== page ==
It's drizzling presently, but temperatures are already in the mid-40s and are forecast to climb into the misty 60s: a fine Saturday for reducing a mud pile. I, however, am recovering from an insomniac night so am not full of enthusiasm about hard work. Perhaps the coffee will mend that attitude.
For now I'm sitting in the darkened living room, watching day unroll through the clouds. Specks of color dot the brown yard: crocuses, scylla, hyacinths, spikes of daffodils, sprawling tulip leaves. Buds swell on the trees and shrubs, and a haze of green rises from beneath the dead grass blades. Everything is still very new.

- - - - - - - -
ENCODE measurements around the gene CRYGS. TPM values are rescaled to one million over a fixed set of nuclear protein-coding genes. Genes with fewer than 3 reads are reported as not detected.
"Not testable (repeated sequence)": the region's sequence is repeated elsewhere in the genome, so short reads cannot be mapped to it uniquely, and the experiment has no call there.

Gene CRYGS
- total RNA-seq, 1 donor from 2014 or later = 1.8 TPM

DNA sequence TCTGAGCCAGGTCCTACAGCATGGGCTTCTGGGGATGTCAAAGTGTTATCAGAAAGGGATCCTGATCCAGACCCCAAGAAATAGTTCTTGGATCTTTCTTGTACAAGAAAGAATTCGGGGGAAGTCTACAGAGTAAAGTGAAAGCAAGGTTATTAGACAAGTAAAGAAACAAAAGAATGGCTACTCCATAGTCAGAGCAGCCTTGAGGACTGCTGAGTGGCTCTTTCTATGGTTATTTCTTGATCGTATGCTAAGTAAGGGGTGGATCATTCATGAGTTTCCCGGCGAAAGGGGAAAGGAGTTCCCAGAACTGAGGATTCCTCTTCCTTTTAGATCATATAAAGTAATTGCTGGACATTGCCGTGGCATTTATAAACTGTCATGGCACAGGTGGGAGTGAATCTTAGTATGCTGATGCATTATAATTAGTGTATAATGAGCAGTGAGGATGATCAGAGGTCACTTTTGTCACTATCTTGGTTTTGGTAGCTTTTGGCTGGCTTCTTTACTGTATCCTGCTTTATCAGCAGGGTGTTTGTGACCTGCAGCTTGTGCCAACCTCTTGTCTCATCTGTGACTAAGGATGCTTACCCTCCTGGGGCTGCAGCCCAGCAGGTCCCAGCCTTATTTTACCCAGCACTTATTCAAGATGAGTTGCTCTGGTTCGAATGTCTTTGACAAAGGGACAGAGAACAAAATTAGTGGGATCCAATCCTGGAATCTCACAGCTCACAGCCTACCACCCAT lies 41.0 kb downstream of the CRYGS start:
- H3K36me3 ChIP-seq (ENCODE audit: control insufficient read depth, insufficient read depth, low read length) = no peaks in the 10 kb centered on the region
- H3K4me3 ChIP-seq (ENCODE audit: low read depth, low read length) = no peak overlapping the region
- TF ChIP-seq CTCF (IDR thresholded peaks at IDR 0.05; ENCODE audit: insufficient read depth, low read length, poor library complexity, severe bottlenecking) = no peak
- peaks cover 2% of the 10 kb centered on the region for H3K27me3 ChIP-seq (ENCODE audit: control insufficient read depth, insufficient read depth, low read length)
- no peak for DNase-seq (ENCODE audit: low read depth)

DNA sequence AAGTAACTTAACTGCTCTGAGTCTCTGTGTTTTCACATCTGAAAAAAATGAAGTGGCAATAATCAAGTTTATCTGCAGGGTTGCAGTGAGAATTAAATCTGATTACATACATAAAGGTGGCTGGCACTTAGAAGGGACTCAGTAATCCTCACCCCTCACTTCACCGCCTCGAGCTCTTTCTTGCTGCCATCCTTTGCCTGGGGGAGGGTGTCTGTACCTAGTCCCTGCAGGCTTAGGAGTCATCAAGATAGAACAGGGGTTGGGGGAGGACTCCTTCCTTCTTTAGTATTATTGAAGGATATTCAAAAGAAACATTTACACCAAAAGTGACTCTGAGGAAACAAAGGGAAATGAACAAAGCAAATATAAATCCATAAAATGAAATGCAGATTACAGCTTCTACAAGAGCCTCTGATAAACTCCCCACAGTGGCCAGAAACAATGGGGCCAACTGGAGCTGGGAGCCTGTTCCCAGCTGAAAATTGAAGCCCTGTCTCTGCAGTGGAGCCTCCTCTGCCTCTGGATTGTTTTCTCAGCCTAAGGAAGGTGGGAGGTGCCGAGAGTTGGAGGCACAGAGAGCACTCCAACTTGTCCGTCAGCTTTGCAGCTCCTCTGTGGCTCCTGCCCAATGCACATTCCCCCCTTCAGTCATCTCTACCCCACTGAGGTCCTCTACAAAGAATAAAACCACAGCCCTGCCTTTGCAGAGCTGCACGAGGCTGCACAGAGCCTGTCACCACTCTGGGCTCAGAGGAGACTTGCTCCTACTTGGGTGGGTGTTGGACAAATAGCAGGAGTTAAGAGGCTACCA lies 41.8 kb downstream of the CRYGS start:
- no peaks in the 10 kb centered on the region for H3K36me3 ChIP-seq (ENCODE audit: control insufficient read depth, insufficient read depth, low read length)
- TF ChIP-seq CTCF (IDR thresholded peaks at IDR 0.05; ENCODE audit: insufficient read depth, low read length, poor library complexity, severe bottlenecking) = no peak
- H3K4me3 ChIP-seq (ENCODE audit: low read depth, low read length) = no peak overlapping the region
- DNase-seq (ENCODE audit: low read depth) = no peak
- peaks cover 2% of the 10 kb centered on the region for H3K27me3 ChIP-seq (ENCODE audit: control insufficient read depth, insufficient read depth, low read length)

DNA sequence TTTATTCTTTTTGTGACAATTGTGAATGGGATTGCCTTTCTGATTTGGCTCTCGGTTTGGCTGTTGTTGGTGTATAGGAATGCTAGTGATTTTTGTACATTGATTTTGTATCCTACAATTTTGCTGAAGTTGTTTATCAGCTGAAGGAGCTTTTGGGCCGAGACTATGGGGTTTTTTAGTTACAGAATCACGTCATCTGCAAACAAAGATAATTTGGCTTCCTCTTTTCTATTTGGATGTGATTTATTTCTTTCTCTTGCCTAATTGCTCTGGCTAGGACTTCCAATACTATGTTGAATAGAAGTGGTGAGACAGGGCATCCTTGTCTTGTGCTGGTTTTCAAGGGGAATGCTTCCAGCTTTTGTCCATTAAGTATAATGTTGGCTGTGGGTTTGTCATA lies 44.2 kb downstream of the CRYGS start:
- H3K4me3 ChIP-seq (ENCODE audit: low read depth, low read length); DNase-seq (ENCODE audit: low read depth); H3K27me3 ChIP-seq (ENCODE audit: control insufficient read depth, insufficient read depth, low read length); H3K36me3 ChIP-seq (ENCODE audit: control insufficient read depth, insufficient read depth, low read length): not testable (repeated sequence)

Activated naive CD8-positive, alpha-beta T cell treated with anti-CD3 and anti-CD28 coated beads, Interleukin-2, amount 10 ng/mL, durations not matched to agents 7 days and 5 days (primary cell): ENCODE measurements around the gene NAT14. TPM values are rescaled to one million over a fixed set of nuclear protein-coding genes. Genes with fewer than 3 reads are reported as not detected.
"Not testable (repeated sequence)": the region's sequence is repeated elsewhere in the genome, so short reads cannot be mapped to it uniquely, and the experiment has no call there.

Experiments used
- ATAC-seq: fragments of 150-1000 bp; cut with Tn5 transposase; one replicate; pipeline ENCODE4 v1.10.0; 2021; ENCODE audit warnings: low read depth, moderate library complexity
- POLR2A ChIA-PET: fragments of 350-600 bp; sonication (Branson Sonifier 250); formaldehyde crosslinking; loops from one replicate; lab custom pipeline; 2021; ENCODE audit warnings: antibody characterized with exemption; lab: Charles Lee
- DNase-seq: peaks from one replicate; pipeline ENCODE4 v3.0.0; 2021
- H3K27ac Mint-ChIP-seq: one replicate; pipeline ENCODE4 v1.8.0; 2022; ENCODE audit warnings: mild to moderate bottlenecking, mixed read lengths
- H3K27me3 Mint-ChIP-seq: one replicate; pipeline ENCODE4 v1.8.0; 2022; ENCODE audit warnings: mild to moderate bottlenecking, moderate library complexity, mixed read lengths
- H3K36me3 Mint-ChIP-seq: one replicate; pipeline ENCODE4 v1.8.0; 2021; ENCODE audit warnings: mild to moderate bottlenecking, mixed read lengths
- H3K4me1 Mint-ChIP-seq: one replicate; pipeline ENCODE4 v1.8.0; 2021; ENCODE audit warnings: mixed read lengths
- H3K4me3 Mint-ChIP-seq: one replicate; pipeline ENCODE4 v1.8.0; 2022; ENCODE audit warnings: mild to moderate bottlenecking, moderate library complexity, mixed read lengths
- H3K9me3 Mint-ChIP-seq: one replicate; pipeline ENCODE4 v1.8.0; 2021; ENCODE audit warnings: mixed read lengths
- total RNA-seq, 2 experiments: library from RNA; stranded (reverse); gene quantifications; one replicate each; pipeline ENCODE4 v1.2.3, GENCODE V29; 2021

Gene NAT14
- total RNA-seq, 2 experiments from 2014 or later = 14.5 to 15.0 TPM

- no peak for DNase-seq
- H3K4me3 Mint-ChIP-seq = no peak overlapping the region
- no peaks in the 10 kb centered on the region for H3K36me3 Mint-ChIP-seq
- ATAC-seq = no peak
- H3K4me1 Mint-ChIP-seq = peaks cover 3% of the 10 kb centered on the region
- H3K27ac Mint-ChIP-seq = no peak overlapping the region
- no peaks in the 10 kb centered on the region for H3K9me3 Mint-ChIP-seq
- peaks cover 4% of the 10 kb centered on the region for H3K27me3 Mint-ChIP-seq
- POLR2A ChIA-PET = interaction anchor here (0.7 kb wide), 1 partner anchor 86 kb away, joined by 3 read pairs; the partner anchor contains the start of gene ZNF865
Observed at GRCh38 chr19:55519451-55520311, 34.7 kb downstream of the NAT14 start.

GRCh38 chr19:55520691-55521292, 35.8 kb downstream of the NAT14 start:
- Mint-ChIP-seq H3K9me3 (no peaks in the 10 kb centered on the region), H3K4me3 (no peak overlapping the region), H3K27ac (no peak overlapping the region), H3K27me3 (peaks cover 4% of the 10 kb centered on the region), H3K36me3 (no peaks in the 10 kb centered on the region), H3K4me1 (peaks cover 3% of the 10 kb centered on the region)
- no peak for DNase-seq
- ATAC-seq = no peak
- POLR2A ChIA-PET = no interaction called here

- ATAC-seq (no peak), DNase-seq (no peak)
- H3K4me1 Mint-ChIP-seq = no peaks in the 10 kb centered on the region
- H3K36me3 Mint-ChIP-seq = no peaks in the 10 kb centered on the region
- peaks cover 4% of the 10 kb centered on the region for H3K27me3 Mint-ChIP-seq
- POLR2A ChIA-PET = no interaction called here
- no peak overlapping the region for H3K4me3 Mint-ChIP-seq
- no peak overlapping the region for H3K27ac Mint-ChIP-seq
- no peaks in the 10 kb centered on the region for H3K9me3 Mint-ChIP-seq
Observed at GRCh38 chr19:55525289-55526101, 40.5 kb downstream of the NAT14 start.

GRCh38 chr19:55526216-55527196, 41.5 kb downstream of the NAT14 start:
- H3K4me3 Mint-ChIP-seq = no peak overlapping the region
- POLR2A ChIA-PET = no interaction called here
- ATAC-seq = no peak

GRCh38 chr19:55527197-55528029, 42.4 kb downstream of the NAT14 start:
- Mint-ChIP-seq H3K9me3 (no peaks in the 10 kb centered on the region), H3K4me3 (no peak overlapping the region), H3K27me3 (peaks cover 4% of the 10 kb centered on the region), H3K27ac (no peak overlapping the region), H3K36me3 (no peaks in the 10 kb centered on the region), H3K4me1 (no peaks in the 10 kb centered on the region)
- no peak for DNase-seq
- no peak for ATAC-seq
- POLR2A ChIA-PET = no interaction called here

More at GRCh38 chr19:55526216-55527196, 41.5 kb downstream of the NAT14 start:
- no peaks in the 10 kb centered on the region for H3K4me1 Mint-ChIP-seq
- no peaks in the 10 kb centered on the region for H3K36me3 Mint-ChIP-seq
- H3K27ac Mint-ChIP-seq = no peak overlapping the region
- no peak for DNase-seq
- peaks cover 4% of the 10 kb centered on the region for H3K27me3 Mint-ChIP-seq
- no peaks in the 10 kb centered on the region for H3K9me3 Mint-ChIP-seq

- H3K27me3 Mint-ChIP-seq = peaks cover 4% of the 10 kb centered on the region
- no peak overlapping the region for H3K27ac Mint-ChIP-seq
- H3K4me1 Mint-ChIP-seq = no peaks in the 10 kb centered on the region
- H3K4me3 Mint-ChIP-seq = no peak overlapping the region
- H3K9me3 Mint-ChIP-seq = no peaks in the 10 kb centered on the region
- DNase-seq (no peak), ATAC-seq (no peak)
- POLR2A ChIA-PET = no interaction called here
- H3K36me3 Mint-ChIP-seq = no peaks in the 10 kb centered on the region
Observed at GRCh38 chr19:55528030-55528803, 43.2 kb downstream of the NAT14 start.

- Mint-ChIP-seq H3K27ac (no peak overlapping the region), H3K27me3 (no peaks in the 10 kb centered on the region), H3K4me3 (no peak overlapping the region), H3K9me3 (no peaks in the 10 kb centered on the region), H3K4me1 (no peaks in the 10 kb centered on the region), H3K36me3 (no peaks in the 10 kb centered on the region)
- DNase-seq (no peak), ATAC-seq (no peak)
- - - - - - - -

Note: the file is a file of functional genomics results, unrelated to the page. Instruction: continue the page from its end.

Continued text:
I've been reading a Robertson Davies's novel, copying out the Inferno, working to keep up with teaching and editing--not writing much, though I'm hip-deep in words. I ordered two cords of firewood this week: the first firewood I've ever bought. I listened to baseball games on the radio and imagined summer stretching before us like a long fairy tale. I've been feeling vaguely cranky and unsettled: some combination of political dismay, rejection letters, and broken sleep, but also a seasonal urgency: sap running, the heft of a shovel in my hands, shoulders arched under a weight of stones, the musk of wet earth.